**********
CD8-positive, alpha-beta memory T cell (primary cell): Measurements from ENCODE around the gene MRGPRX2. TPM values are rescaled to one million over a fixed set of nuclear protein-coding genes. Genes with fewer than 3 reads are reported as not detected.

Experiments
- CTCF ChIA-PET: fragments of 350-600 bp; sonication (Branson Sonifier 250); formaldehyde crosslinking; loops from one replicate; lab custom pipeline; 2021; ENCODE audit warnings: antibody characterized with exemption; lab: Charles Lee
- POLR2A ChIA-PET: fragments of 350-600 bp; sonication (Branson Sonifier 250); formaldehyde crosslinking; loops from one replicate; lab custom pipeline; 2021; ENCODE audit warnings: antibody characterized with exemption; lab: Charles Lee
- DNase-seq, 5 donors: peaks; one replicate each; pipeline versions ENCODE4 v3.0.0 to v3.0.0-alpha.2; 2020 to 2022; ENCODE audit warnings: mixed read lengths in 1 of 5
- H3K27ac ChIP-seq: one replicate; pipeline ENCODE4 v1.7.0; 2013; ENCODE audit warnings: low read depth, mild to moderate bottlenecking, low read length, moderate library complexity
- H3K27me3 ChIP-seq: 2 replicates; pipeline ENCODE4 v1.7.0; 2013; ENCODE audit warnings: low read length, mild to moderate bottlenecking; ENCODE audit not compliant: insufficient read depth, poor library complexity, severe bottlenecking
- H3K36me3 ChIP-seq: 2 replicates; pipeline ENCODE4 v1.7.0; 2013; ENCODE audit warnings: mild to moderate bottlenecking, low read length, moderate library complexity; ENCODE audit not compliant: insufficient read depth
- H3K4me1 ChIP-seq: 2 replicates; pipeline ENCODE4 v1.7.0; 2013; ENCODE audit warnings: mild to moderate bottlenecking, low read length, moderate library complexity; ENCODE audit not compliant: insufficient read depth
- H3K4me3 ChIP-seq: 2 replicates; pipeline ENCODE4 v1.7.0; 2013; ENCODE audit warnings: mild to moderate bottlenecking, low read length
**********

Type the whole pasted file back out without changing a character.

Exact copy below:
CD8-positive, alpha-beta memory T cell (primary cell): Measurements from ENCODE around the gene MRGPRX2. TPM values are rescaled to one million over a fixed set of nuclear protein-coding genes. Genes with fewer than 3 reads are reported as not detected.

Experiments
- CTCF ChIA-PET: fragments of 350-600 bp; sonication (Branson Sonifier 250); formaldehyde crosslinking; loops from one replicate; lab custom pipeline; 2021; ENCODE audit warnings: antibody characterized with exemption; lab: Charles Lee
- POLR2A ChIA-PET: fragments of 350-600 bp; sonication (Branson Sonifier 250); formaldehyde crosslinking; loops from one replicate; lab custom pipeline; 2021; ENCODE audit warnings: antibody characterized with exemption; lab: Charles Lee
- DNase-seq, 5 donors: peaks; one replicate each; pipeline versions ENCODE4 v3.0.0 to v3.0.0-alpha.2; 2020 to 2022; ENCODE audit warnings: mixed read lengths in 1 of 5
- H3K27ac ChIP-seq: one replicate; pipeline ENCODE4 v1.7.0; 2013; ENCODE audit warnings: low read depth, mild to moderate bottlenecking, low read length, moderate library complexity
- H3K27me3 ChIP-seq: 2 replicates; pipeline ENCODE4 v1.7.0; 2013; ENCODE audit warnings: low read length, mild to moderate bottlenecking; ENCODE audit not compliant: insufficient read depth, poor library complexity, severe bottlenecking
- H3K36me3 ChIP-seq: 2 replicates; pipeline ENCODE4 v1.7.0; 2013; ENCODE audit warnings: mild to moderate bottlenecking, low read length, moderate library complexity; ENCODE audit not compliant: insufficient read depth
- H3K4me1 ChIP-seq: 2 replicates; pipeline ENCODE4 v1.7.0; 2013; ENCODE audit warnings: mild to moderate bottlenecking, low read length, moderate library complexity; ENCODE audit not compliant: insufficient read depth
- H3K4me3 ChIP-seq: 2 replicates; pipeline ENCODE4 v1.7.0; 2013; ENCODE audit warnings: mild to moderate bottlenecking, low read length